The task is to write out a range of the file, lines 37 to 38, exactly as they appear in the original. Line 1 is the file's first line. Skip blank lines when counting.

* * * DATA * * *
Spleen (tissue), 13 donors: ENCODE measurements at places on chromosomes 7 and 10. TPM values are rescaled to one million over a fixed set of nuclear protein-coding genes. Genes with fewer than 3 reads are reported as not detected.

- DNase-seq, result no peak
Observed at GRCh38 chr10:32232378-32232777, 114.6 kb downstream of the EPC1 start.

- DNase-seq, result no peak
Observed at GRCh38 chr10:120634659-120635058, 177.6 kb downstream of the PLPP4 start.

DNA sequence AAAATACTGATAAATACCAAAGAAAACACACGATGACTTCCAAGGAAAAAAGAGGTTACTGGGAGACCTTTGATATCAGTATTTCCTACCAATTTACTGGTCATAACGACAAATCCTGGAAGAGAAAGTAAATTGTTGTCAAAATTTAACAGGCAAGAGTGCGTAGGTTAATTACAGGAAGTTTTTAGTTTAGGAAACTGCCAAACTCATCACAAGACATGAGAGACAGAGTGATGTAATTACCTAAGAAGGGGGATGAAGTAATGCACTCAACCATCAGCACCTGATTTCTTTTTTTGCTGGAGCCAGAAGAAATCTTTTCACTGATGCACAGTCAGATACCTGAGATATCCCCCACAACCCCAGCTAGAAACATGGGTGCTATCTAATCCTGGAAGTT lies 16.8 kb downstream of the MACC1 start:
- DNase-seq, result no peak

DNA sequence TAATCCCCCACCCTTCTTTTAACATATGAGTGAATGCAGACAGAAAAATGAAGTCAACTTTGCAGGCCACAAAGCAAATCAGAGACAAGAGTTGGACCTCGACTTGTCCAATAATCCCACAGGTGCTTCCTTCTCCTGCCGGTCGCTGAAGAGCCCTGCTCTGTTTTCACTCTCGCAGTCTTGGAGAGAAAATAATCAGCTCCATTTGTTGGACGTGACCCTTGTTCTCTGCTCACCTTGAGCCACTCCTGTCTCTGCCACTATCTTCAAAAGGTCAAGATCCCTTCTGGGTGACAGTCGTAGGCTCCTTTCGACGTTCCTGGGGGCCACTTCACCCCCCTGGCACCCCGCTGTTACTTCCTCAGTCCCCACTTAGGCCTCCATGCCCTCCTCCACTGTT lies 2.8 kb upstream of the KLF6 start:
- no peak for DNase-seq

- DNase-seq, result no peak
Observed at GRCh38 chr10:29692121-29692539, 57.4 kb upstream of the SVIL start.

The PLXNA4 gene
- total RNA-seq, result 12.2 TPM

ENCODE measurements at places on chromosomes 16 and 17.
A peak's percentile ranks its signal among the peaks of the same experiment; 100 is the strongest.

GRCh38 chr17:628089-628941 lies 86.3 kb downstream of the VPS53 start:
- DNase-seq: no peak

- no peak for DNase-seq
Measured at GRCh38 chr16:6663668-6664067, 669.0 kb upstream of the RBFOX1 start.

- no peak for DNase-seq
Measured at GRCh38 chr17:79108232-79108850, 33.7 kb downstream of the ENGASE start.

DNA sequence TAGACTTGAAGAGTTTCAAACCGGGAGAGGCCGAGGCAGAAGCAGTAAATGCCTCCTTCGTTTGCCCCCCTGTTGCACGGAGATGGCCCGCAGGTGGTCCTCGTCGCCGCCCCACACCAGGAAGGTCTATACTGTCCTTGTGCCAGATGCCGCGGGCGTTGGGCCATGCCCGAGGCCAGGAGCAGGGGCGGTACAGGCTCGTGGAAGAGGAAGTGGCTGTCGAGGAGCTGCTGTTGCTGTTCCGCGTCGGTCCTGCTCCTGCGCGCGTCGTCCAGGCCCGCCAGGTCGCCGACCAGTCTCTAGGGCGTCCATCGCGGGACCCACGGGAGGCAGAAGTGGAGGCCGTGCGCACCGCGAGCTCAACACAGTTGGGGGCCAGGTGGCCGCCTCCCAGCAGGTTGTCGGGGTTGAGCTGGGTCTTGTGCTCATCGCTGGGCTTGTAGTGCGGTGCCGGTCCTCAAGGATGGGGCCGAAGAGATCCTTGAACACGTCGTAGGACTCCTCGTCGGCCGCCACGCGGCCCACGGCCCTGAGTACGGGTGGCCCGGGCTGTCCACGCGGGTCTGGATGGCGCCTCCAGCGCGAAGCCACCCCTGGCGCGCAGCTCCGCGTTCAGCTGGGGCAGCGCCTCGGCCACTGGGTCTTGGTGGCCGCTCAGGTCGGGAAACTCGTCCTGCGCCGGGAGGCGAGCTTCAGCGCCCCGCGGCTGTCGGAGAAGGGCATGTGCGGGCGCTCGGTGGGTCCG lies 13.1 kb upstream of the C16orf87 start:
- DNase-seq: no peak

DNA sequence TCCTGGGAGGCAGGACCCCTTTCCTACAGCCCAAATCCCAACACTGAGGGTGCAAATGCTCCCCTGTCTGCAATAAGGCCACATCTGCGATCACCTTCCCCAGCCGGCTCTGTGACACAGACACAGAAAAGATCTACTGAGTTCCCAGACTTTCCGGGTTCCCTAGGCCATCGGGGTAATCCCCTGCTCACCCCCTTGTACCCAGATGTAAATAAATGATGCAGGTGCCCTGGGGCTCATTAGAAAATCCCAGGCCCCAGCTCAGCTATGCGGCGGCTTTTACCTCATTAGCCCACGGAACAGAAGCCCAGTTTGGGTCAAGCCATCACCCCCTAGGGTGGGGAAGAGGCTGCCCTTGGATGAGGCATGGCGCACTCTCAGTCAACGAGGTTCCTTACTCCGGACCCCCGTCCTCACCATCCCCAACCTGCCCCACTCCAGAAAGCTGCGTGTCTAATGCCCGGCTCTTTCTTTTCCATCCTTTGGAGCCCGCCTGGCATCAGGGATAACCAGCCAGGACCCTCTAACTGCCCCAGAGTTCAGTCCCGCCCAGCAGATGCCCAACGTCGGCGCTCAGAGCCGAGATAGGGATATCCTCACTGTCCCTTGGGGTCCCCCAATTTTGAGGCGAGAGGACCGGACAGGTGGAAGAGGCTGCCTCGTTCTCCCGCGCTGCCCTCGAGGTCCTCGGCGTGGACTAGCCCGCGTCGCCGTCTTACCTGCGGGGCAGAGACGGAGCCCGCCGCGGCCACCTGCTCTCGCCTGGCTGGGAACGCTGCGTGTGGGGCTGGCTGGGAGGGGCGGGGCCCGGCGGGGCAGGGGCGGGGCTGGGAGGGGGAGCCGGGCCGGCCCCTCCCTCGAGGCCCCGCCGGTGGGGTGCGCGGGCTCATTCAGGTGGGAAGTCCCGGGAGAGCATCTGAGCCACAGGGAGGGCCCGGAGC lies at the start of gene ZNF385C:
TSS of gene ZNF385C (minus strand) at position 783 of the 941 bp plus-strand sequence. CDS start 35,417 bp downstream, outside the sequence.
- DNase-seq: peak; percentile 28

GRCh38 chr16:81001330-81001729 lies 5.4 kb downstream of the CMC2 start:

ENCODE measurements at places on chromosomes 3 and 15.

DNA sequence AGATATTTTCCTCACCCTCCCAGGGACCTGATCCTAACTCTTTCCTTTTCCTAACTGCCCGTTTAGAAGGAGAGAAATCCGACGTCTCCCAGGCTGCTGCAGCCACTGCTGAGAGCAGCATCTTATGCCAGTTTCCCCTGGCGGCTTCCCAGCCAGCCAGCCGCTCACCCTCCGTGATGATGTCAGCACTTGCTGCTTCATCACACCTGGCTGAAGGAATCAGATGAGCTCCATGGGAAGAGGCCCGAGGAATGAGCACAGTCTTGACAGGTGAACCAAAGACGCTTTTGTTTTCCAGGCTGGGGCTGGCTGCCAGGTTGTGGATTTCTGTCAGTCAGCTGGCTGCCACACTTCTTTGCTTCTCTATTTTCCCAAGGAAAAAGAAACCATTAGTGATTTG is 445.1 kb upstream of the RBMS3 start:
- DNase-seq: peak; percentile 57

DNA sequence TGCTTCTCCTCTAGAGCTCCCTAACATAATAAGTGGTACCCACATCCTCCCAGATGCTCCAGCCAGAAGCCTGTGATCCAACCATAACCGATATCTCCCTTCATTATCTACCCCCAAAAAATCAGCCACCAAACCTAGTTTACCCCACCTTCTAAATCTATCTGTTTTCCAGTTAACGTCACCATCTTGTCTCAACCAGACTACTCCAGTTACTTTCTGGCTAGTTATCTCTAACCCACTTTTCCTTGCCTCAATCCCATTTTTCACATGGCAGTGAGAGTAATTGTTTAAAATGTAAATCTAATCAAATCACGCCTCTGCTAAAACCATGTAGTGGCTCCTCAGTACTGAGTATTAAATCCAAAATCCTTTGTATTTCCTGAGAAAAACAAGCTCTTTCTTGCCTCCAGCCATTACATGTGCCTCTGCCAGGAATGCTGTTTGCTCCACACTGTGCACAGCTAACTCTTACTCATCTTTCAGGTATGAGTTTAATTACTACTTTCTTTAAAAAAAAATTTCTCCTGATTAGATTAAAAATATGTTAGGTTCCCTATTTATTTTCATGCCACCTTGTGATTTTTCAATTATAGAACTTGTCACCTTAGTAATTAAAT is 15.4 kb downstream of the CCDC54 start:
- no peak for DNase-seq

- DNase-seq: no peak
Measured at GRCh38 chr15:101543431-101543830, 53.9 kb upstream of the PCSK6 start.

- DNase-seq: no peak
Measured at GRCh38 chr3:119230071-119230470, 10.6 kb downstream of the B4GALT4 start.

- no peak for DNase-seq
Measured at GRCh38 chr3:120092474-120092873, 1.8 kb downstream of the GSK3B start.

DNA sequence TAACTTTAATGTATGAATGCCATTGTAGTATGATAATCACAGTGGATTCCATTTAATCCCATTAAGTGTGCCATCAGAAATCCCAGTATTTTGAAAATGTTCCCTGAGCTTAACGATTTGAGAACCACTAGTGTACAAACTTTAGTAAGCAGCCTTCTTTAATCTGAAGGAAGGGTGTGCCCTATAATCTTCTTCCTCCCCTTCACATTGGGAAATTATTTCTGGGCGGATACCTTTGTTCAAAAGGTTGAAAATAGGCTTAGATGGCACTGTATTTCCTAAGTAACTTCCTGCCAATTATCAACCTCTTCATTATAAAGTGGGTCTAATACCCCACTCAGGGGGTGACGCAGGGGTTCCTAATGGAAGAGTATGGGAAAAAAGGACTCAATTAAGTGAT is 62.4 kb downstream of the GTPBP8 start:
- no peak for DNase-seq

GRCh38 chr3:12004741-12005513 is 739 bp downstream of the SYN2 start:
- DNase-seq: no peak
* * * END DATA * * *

- no peak for DNase-seq
Measured at GRCh38 chr3:120092474-120092873, 1.8 kb downstream of the GSK3B start.